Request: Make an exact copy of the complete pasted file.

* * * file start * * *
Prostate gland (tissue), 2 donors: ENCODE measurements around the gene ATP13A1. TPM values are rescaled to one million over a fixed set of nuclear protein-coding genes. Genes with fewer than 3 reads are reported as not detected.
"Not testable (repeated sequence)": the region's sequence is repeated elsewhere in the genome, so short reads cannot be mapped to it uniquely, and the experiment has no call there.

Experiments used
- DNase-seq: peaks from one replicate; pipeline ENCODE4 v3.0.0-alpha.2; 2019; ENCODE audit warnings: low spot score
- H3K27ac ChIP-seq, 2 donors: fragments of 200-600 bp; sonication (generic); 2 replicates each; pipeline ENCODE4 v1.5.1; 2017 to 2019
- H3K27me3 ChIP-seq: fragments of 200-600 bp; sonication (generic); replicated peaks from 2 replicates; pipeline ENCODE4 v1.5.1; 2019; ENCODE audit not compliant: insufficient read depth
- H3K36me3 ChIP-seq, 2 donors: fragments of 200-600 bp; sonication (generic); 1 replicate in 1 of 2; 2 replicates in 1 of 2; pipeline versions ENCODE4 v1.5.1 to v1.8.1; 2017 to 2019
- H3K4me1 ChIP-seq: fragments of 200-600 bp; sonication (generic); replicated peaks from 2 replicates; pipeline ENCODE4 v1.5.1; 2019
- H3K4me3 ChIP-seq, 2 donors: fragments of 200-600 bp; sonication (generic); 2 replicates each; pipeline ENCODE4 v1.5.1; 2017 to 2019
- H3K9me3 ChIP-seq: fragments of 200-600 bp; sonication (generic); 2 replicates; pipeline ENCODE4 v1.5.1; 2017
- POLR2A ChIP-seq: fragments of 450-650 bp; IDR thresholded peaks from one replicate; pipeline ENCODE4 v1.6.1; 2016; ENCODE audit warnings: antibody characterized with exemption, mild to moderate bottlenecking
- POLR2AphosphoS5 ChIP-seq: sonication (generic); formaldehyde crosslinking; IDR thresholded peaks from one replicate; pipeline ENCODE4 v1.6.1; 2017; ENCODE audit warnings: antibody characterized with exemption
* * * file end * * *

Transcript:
Prostate gland (tissue), 2 donors: ENCODE measurements around the gene ATP13A1. TPM values are rescaled to one million over a fixed set of nuclear protein-coding genes. Genes with fewer than 3 reads are reported as not detected.
"Not testable (repeated sequence)": the region's sequence is repeated elsewhere in the genome, so short reads cannot be mapped to it uniquely, and the experiment has no call there.

Experiments used
- DNase-seq: peaks from one replicate; pipeline ENCODE4 v3.0.0-alpha.2; 2019; ENCODE audit warnings: low spot score
- H3K27ac ChIP-seq, 2 donors: fragments of 200-600 bp; sonication (generic); 2 replicates each; pipeline ENCODE4 v1.5.1; 2017 to 2019
- H3K27me3 ChIP-seq: fragments of 200-600 bp; sonication (generic); replicated peaks from 2 replicates; pipeline ENCODE4 v1.5.1; 2019; ENCODE audit not compliant: insufficient read depth
- H3K36me3 ChIP-seq, 2 donors: fragments of 200-600 bp; sonication (generic); 1 replicate in 1 of 2; 2 replicates in 1 of 2; pipeline versions ENCODE4 v1.5.1 to v1.8.1; 2017 to 2019
- H3K4me1 ChIP-seq: fragments of 200-600 bp; sonication (generic); replicated peaks from 2 replicates; pipeline ENCODE4 v1.5.1; 2019
- H3K4me3 ChIP-seq, 2 donors: fragments of 200-600 bp; sonication (generic); 2 replicates each; pipeline ENCODE4 v1.5.1; 2017 to 2019
- H3K9me3 ChIP-seq: fragments of 200-600 bp; sonication (generic); 2 replicates; pipeline ENCODE4 v1.5.1; 2017
- POLR2A ChIP-seq: fragments of 450-650 bp; IDR thresholded peaks from one replicate; pipeline ENCODE4 v1.6.1; 2016; ENCODE audit warnings: antibody characterized with exemption, mild to moderate bottlenecking
- POLR2AphosphoS5 ChIP-seq: sonication (generic); formaldehyde crosslinking; IDR thresholded peaks from one replicate; pipeline ENCODE4 v1.6.1; 2017; ENCODE audit warnings: antibody characterized with exemption